Visual Art

Liberté, egal

Superior garde

IAN HAMILTON FINLAY’s 80th birthday is being celebrated with four exhibitions. Ruth Hedges embarks on a tour that takes her to Little Sparta.

he art of gardening is like the art of I writing. of painting. of sculpture: it is

the art of composing. and making a harmony. with disparate elements.‘

It could be a statement of intent. confession. explanation or declamation of truth. Painted in blue. cursive script onto the wall of one of lnverleith House‘s top rooms. it is about as close to summing up Ian Hamilton Finlay‘s philosophy as is possible. Of course. Iittingly. it is in matter what it says elegant. harmonious. balanced.

The last few days have been a journey of discovery taking me across a festival-flung Edinburgh and into the Pentland Hills where the silent undulations are still. soothing and lonely. Having completed this unfolding quest. the galleries responsible for curating and co- ordinating the exhibitions and trips to Little Sparta in celebration of Finlay‘s 80th birthday. are to be congratulated for having themselves made a harmony from these disparate elements. Each show reveals a deep respect and appreciation for Finlay‘s work - they work separately. but best together.

That‘s not to say. however. that each of Finlay‘s conceived works prints. poems. sculptures. plaques are about harmony. Far from it. The violence of the French Revolution. the threat of nature and the doomed state of happiness loom large in type. sculpture and print. In the same room as the quote above. large. dark blue capitals proclaim: ‘lI)Yl.I.S FIND IN THUNDI-ZRS'I‘ORMS’.

Little Sparta has gained mythical status and is. perhaps. the holy grail of all in search of what IHF is about; what his 80 years have worked

70 rue LIST FESTIVAL MAGAZINE m 75) Aug mos

towards. When he moved there in 1966 with his famin there was nothing but the hillside and farmland. Now. the five acres are a self- contained world of woodland. streams. ponds. vegetation. rocks. vistas and paths. The thinking that has gone into ever turn. rise. fall and angle is that of an artist and philosopher.

The word 'composition' is important. As a poet. he composes with the shapes of words. not

just their sounds. structure and meaning. He and

Iidwin Morgan were founders of the concrete poetry movement in the 60s. As a gardener he


composes the land with nature. words. sculpture. motifs and carving. In sculpture. the forms are composed of references to poetry. philosophy. nature and history.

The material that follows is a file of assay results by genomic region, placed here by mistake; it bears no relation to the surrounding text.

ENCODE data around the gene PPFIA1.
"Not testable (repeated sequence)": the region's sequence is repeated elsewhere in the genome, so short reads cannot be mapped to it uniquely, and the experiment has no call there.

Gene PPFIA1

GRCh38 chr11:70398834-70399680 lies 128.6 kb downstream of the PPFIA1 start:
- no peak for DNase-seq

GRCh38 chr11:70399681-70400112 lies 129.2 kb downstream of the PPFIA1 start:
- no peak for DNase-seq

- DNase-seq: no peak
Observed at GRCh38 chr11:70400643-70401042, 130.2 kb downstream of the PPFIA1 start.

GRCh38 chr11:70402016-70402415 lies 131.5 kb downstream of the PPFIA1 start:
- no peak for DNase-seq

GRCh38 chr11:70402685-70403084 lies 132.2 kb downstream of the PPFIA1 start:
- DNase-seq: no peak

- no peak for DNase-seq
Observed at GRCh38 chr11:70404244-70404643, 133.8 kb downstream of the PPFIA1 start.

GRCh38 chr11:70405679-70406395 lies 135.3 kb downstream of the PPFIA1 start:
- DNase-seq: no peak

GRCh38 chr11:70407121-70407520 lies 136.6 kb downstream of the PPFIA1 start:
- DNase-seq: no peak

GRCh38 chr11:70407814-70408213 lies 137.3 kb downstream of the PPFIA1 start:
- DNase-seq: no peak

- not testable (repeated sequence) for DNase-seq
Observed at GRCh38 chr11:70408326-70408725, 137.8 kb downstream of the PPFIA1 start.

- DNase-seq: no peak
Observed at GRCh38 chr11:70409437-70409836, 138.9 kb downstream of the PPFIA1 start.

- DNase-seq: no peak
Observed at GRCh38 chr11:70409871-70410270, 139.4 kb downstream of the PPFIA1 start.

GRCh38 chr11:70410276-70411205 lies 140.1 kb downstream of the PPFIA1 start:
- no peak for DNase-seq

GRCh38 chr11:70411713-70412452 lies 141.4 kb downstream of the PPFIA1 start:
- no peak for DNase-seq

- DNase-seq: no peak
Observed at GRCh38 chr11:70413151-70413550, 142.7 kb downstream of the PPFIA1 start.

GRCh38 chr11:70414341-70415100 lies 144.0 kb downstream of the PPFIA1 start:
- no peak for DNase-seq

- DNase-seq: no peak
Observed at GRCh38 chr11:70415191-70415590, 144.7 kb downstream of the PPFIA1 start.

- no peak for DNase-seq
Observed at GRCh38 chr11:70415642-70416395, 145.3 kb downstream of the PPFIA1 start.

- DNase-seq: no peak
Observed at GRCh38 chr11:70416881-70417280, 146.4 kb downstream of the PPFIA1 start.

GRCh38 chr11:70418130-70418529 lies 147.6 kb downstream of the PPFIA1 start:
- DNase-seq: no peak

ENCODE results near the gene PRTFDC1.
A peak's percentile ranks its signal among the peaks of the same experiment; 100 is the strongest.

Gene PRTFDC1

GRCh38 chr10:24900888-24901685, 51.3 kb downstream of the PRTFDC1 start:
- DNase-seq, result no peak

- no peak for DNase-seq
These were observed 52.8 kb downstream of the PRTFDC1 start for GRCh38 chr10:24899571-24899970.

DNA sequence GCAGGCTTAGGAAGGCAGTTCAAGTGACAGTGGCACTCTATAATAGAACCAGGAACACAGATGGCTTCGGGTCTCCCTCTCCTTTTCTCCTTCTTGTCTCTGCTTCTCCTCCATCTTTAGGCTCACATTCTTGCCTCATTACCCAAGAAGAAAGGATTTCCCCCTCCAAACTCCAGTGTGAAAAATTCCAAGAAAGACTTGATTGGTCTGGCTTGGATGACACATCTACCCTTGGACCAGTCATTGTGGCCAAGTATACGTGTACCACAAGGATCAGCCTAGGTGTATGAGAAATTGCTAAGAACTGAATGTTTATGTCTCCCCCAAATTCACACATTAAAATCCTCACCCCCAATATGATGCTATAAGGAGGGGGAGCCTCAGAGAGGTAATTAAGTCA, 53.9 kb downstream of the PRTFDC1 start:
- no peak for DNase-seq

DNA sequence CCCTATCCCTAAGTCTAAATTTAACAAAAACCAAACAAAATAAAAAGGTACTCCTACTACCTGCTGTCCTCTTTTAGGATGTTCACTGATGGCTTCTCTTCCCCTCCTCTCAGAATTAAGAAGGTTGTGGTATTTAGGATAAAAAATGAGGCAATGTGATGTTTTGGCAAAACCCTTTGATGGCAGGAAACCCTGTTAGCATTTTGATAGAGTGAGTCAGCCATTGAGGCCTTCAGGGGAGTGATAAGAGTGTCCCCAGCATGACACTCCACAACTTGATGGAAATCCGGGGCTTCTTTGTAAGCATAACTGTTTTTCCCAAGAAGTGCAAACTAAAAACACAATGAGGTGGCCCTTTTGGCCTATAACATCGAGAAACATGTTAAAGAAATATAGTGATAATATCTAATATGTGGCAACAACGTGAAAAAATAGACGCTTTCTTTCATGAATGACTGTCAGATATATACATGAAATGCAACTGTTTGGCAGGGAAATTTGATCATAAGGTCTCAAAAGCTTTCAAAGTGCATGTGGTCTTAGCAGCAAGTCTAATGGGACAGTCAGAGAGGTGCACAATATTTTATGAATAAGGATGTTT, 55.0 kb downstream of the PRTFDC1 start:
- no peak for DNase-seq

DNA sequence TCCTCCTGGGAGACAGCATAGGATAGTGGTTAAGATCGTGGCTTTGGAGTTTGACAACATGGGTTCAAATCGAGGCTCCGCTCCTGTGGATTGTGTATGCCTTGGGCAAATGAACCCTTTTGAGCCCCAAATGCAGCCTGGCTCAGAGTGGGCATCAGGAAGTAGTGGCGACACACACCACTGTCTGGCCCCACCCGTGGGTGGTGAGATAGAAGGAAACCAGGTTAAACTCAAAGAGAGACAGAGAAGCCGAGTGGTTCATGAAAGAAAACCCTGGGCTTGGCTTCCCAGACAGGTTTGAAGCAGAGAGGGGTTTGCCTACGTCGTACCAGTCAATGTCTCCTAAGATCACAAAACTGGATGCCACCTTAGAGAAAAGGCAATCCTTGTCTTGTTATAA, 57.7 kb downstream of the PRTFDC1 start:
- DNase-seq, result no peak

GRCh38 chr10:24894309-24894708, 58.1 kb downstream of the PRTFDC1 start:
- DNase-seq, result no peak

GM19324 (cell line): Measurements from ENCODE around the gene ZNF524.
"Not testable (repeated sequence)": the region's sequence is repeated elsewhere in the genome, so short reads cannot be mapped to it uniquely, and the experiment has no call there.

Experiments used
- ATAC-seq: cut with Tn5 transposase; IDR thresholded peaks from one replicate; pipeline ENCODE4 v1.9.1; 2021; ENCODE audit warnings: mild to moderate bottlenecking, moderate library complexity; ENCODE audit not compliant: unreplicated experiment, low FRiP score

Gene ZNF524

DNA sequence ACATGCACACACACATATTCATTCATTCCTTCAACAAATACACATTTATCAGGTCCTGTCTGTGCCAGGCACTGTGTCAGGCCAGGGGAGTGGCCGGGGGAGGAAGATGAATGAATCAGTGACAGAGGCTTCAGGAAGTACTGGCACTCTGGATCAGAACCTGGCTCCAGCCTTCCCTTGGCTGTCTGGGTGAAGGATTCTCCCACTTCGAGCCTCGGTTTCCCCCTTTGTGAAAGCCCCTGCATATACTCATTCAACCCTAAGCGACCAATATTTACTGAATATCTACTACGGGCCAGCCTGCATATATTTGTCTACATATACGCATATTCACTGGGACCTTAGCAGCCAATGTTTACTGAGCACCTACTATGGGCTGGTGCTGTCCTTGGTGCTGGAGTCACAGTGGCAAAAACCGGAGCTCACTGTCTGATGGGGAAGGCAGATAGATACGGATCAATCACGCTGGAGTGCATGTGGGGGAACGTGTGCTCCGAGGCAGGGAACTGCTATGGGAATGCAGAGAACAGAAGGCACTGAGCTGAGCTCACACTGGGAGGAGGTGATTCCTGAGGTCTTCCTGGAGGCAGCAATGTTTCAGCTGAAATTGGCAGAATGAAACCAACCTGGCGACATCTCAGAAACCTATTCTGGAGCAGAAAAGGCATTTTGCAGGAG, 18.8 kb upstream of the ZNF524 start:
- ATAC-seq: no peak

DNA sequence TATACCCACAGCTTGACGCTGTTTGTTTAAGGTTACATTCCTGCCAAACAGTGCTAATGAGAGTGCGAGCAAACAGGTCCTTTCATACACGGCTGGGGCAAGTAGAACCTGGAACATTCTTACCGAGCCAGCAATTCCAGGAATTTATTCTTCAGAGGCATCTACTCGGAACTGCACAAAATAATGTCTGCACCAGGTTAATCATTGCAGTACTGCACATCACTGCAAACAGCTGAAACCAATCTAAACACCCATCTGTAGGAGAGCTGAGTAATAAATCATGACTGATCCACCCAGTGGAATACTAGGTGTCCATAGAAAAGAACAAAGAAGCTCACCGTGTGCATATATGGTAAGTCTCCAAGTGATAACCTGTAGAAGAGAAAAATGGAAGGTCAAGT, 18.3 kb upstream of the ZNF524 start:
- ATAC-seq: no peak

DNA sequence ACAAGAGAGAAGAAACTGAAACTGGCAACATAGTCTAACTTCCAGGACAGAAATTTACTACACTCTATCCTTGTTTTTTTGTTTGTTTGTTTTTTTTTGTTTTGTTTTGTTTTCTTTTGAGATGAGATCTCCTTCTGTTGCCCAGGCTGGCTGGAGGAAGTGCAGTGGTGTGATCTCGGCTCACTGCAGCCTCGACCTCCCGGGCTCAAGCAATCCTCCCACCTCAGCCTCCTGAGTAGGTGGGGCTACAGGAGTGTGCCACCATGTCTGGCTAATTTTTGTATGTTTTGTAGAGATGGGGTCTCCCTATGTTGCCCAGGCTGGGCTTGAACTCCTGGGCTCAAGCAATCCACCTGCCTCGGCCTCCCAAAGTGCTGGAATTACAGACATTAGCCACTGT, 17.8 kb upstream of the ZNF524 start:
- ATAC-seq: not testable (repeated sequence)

It is important to point out two things here: one is that Finlay doesn‘t actually make the works of art or prints they are always in collaboration with other artists. For him this process is integral to the work; developing relationships and combining skills with the aim of creating the best realisation of the concept. The other crucial factor is that his abiding obsession with the French Revolution can be found referenced everywhere.

Indeed. it is one of the main themes in selected prints works. stone carvings and sculptures on show at the Ingleby Gallery’s [.es Idyllc (Im-

of Glooms and Solitudes

and not of plants and trees.

ité, fraternité

(‘criscsu In one tiny pamphlet. Fittlzty"s ubiquitous image of the watering can is explained (one of the first things I noticed at Little Sparta was a painted watering can tucked against a mossy wall: at the Ingleby a wheelbarrow full of watering cans. '28 Juillet. 1794‘. is carved into Portland stone). The little printed book sitting on one of three wooden shelves explains how the Republican Calendar. created in 1793. took the watering can as a symbol for a day (each one was represented by a plant. a tool or an animal. rather than a saint as in the Catholic calendar). On 28 July. 1794 (a watering can day) Maximilien Robespierre. a leader of the French Revolution. was guillotined on the Place de la Revolution along with 21 of his associates in a climax to the reign of terror. Napoleon abolished the calendar in I805.

The pamphlet where I learned about this is one of the works published by Wild Hawthom Press. established by Finlay and Jessie McGuffie in I961. The Scottish Poetry Library is showcasing this aspect of his work with a small selection of prints hanging on the library walls. Again. the craftsmanship of the books is a pleasure to experience the softness of the card. the shapes suiting the forms of poetry tactile and clever.

Finlay and Edinburgh haven‘t always got on. But they have tnade their peace. Opening the gate at the end of the path to the garden I saw a frail old man. shuffling by. smiling. Maybe thunderstorms sometimes end in idylls too.

Ian Hamilton Finlay: L’Idylle des Cerises, Ingleby Gallery, until 17 Sep no. ; Sentences, lnverleith House, Royal Botanic Gardens, until 23 Oct «on; Early Works From the Wild Hawthorn Press 1964-1971, Scottish Poetry Library, until 7 Oct coo ; Little Sparta, Pentland Hills, trips from Inverleith House every Wed and Sat, until 10 Sep on”